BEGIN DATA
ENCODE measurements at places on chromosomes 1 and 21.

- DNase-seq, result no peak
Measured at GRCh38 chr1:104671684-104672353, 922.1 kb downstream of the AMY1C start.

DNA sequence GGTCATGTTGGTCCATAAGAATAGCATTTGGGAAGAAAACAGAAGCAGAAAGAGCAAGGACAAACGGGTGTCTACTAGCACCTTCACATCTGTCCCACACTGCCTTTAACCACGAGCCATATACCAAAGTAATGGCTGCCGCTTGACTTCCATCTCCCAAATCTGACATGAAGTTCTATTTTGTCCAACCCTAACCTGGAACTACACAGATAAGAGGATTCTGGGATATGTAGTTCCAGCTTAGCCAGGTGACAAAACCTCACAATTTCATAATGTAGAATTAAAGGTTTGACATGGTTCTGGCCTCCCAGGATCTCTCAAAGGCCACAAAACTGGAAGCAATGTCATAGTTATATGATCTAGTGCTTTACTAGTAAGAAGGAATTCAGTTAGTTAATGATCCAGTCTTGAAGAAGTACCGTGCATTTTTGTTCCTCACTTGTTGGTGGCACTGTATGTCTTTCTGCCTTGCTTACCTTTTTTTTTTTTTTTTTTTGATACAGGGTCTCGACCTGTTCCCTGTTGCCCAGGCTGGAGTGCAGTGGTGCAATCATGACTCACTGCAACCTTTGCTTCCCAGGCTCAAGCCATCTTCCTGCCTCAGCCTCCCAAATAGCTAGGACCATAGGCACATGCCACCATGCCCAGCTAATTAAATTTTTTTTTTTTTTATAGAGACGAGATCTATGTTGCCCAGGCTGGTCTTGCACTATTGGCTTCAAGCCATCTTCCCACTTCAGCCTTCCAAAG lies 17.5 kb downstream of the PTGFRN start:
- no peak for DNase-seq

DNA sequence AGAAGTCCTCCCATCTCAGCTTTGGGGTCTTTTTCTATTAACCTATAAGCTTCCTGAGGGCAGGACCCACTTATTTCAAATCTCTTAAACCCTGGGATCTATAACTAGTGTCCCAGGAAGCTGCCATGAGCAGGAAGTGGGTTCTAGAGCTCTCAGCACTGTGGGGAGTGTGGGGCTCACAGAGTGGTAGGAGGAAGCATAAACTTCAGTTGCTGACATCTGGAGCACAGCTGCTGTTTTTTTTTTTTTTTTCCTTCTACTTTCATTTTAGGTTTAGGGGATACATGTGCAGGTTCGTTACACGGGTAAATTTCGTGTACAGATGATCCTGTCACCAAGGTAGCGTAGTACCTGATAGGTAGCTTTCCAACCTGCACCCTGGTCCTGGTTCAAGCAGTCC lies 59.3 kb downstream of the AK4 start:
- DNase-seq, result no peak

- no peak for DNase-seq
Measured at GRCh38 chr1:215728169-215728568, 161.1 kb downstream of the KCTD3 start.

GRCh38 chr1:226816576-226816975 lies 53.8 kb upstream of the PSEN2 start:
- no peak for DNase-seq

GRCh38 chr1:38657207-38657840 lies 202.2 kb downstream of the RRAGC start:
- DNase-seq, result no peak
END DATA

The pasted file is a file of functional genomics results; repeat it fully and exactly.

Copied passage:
ENCODE measurements at places on chromosomes 1 and 21.

- DNase-seq, result no peak
Measured at GRCh38 chr1:104671684-104672353, 922.1 kb downstream of the AMY1C start.

DNA sequence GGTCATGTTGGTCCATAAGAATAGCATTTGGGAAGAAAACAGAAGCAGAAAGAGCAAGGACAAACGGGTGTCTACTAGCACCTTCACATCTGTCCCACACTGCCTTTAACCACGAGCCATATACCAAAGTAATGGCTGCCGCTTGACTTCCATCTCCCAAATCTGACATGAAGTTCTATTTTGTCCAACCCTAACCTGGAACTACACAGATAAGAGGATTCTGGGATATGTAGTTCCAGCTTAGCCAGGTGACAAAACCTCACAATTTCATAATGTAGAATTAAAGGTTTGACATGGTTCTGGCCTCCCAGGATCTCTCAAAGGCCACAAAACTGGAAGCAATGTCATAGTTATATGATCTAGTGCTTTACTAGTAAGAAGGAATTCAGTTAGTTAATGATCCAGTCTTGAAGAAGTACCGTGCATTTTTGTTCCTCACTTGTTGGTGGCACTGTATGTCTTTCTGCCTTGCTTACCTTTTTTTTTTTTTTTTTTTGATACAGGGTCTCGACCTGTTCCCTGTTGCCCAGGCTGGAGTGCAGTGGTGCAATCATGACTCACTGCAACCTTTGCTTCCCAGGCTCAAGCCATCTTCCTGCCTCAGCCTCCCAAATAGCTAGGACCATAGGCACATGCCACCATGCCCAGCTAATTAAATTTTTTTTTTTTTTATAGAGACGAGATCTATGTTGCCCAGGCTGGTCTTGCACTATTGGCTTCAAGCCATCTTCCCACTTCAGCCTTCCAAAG lies 17.5 kb downstream of the PTGFRN start:
- no peak for DNase-seq

DNA sequence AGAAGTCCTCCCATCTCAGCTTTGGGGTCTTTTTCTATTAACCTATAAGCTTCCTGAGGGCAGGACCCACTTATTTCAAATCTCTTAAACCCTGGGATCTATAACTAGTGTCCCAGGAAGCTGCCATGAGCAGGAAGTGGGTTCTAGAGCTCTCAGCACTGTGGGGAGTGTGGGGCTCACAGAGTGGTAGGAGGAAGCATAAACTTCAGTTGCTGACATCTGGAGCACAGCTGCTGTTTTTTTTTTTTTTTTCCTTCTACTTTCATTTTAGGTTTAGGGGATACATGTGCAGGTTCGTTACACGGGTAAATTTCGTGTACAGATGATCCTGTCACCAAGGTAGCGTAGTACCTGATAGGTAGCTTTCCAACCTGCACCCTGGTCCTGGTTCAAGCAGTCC lies 59.3 kb downstream of the AK4 start:
- DNase-seq, result no peak

- no peak for DNase-seq
Measured at GRCh38 chr1:215728169-215728568, 161.1 kb downstream of the KCTD3 start.

GRCh38 chr1:226816576-226816975 lies 53.8 kb upstream of the PSEN2 start:
- no peak for DNase-seq

GRCh38 chr1:38657207-38657840 lies 202.2 kb downstream of the RRAGC start:
- DNase-seq, result no peak